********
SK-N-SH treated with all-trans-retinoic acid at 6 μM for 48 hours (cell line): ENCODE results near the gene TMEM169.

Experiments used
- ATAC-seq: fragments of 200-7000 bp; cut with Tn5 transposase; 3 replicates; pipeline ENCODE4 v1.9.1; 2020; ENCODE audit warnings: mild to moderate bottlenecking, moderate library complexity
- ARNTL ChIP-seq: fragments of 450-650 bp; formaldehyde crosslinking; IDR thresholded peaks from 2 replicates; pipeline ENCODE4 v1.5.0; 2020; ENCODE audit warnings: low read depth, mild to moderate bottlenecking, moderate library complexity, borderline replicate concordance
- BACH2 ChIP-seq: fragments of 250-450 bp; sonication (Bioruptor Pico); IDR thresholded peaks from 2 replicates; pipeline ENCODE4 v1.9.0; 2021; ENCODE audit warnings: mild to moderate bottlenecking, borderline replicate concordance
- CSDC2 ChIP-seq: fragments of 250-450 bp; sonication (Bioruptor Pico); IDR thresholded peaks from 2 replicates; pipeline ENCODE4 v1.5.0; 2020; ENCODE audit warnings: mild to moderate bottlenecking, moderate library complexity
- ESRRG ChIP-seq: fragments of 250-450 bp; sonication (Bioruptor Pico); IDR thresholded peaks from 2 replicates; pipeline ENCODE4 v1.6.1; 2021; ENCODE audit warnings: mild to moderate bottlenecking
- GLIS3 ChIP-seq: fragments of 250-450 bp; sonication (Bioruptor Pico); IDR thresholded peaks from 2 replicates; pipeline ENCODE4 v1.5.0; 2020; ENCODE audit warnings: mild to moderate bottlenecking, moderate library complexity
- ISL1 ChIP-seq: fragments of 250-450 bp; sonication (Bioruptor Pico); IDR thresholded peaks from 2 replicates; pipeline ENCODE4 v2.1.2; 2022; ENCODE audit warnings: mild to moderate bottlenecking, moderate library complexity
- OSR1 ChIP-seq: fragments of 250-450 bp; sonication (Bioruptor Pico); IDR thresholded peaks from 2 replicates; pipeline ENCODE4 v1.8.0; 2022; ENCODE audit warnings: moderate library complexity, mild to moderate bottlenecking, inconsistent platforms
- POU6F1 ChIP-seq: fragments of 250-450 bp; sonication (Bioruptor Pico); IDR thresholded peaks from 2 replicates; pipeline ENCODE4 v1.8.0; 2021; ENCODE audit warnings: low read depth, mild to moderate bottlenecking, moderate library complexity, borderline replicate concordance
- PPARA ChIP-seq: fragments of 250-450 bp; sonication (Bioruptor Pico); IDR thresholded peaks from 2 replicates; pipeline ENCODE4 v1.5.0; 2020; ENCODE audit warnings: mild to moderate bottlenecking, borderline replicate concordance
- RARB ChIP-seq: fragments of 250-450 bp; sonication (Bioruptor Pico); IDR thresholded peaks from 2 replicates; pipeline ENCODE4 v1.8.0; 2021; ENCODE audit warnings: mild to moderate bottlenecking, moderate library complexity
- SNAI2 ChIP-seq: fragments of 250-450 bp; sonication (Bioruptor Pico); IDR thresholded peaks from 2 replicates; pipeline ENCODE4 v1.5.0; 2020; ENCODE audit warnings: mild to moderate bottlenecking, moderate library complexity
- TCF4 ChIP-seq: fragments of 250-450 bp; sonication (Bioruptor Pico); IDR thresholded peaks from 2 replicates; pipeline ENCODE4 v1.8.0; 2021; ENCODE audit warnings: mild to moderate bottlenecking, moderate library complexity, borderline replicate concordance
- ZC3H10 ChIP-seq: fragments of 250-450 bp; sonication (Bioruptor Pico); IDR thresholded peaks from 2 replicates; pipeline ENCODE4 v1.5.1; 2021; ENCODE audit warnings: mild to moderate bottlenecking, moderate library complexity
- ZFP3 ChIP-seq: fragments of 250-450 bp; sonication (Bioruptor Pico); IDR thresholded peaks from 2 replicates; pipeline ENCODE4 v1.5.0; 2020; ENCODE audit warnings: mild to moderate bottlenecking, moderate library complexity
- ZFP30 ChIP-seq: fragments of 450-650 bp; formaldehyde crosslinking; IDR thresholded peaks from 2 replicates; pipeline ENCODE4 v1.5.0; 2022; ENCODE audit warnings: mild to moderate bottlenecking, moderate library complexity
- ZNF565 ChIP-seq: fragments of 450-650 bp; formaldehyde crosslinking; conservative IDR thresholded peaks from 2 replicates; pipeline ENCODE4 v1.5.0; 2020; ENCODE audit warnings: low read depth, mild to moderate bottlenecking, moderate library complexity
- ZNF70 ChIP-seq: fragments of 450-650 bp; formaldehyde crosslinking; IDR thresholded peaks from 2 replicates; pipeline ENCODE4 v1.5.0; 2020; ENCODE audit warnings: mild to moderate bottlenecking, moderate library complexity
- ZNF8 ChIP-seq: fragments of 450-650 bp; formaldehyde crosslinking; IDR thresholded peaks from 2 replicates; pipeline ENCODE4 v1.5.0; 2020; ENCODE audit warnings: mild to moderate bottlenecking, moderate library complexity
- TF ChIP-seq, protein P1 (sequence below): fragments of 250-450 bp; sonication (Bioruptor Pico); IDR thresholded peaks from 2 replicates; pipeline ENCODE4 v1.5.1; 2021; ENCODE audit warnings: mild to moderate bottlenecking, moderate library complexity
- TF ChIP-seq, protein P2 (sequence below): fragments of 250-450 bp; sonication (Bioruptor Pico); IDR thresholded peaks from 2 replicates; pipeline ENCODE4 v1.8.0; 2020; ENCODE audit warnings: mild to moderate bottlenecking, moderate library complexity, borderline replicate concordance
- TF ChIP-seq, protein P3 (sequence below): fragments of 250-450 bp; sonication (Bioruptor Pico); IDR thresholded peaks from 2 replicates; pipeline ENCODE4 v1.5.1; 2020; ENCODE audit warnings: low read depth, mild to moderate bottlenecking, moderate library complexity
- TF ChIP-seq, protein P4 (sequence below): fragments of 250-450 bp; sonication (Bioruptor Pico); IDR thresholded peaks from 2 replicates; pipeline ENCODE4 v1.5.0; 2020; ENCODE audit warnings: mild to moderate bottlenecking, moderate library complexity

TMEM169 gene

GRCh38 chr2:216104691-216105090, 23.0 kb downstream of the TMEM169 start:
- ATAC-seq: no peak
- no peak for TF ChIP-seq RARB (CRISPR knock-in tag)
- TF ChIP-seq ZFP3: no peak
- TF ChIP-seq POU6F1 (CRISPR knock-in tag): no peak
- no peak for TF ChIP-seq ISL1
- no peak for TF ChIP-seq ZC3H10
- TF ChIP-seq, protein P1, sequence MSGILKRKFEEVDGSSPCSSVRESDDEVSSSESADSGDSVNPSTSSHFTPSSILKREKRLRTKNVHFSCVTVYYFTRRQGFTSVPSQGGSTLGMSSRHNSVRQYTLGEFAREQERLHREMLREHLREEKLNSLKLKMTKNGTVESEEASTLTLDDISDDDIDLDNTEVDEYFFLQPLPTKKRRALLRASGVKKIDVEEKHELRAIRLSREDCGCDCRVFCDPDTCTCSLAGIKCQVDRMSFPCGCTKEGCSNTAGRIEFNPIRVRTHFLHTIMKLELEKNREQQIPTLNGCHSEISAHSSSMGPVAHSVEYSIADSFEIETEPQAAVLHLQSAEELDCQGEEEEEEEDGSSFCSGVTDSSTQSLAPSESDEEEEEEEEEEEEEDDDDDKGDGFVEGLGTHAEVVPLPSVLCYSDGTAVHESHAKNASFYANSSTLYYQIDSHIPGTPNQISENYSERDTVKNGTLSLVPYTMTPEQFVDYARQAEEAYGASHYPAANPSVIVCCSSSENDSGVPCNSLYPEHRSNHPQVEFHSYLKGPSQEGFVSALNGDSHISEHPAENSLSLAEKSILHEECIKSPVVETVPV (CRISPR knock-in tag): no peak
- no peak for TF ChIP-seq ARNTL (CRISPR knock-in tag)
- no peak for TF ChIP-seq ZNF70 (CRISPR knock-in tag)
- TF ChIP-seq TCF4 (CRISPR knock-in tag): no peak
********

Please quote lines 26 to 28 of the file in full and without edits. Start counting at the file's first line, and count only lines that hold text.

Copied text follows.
TMEM169 gene

GRCh38 chr2:216104691-216105090, 23.0 kb downstream of the TMEM169 start:
- ATAC-seq: no peak